South Korea’s Kakao plunges after outage, calls for monopoly probe

KakaoTalk and other services of Kakao Corp. was facing severe power outages after a fire broke out at a data center on the outskirts of the country’s capital Seoul (Pictured by Thiago Prudencio / SOPA Images / LightRocket via Getty Images)

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Shares of South Korea’s top messaging app fell on Monday after a major data center outage over the weekend disrupted services for more than 53 million users worldwide.

Incident has been caused by a fire at the data center, which also hosts servers for other major Korean tech companies. KakaoTalk is not only Korea’s leading messaging app, it is heavily reliant on everything from online payments, games and ride-hailing as well as login verification to other major websites.

Kakao reported 47.5 million monthly active users in South Korea in the second quarter. That’s more than 90% of South Korea’s population of 51.74 million people, as of November 1, 2021.

South Korean President Yoon Suk-yeol described the impact of Kakao’s shutdown as “no different from a national communication network.” He called on the relevant ministries to investigate the exact cause and extent of the disruption and make plans to prevent similar incidents.

“If there is a monopoly or monopoly manipulating the market, we need to take systemic measures from the national level for the benefit of the people,” Yoon said on Monday.

On Monday, shares of Kakao Corp. fell more than 9% at the open, while internet giant Naver fell 2% in morning trading before incurring losses. Naver also briefly faced limited disruption as the data center also hosts servers for the company, but resumed most operations on Sunday.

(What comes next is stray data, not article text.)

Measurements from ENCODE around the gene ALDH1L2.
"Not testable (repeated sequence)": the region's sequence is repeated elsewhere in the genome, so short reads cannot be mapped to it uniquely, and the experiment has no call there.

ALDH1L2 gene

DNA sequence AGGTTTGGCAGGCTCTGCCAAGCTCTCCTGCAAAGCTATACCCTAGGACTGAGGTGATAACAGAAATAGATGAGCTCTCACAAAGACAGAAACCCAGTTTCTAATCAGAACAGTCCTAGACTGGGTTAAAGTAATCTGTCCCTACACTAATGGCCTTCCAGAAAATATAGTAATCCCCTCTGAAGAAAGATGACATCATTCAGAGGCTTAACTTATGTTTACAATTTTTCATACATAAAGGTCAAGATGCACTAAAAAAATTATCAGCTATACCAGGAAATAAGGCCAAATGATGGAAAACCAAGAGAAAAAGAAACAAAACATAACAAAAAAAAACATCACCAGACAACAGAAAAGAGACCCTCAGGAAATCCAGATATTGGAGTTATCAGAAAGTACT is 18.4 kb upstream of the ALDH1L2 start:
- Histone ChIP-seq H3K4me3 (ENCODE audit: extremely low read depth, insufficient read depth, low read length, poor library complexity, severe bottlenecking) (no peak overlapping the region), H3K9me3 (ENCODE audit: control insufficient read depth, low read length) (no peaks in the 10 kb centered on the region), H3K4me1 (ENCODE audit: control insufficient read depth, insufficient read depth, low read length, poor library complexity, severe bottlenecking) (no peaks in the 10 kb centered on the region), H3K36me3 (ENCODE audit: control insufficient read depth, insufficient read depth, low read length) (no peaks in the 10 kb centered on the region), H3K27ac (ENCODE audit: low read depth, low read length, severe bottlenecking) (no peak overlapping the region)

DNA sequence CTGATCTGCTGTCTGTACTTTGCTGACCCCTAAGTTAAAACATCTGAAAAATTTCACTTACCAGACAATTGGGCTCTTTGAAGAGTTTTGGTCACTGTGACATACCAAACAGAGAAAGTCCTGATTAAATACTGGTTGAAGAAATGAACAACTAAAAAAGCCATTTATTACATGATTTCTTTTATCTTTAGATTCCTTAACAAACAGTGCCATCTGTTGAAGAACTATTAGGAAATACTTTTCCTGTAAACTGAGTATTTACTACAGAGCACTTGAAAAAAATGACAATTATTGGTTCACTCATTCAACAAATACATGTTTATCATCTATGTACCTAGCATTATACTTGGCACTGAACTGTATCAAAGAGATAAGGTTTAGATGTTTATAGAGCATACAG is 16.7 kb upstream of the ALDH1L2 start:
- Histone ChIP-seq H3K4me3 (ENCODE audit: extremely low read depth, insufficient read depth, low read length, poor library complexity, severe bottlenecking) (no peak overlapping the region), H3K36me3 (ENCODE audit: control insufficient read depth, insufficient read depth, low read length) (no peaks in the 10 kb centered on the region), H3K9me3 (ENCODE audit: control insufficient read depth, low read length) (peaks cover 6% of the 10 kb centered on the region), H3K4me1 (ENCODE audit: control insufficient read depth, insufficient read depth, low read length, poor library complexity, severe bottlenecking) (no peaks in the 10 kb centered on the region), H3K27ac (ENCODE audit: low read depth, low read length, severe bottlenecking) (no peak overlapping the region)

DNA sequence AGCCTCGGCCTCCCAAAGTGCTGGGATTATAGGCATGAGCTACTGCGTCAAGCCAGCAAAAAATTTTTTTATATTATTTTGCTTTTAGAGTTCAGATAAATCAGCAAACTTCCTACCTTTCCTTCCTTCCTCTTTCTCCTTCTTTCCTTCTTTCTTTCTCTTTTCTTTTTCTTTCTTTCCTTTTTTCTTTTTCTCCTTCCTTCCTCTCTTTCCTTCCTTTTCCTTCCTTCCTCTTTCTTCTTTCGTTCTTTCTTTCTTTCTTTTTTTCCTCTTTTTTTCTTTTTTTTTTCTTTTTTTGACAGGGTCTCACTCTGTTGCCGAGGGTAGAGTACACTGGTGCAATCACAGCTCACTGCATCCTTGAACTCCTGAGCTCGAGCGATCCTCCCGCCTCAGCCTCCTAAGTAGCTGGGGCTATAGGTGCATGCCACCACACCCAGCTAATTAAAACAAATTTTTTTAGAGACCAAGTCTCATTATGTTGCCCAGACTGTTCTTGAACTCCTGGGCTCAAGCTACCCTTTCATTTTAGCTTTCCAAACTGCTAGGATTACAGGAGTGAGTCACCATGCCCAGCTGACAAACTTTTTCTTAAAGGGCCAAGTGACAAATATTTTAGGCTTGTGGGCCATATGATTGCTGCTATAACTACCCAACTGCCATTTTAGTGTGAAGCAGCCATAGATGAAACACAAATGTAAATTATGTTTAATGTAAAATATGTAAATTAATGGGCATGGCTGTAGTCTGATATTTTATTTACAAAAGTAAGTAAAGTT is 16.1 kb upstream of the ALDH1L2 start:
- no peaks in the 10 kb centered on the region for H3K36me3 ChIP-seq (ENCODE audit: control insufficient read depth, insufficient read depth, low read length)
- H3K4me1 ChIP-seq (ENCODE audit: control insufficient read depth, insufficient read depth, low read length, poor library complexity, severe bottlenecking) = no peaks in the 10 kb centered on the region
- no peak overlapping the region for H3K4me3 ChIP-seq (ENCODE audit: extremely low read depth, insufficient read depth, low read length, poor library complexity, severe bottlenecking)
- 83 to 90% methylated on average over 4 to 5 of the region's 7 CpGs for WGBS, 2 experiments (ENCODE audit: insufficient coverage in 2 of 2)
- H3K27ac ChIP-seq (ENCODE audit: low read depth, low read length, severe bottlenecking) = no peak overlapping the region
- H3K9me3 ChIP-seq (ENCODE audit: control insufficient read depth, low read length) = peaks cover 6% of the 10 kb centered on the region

Korea's Kakao and Naver shares fall after fire disrupts services

The operator of the data center, SK Inc, also fell more than 4% at opening. Kakao subsidiaries Kakao Pay, Kakao Bank and Kakao Games all fell more than 7% in this morning’s trading in Korea.

Kakao initially announced the service disruption on Saturday afternoon, which lasted until Sunday morning.

“We bow our heads and sincerely apologize to all users who are facing Kakao service disruptions at the moment,” the company said. The co-CEOs said in a statement last weekend.

“We promise to take utmost measures to prevent problems like this from recurring and to investigate the cause of this incident,” they said, adding that the company was working to back it up. data for other facilities in the country as soon as the fire broke out.

“This is a rare case of a data center being completely impacted, so the rollout of these data centers took longer than expected. [back up] they say.

In a tweet Monday morning, Kakao said some services were back up and running, but users continued to report problems.


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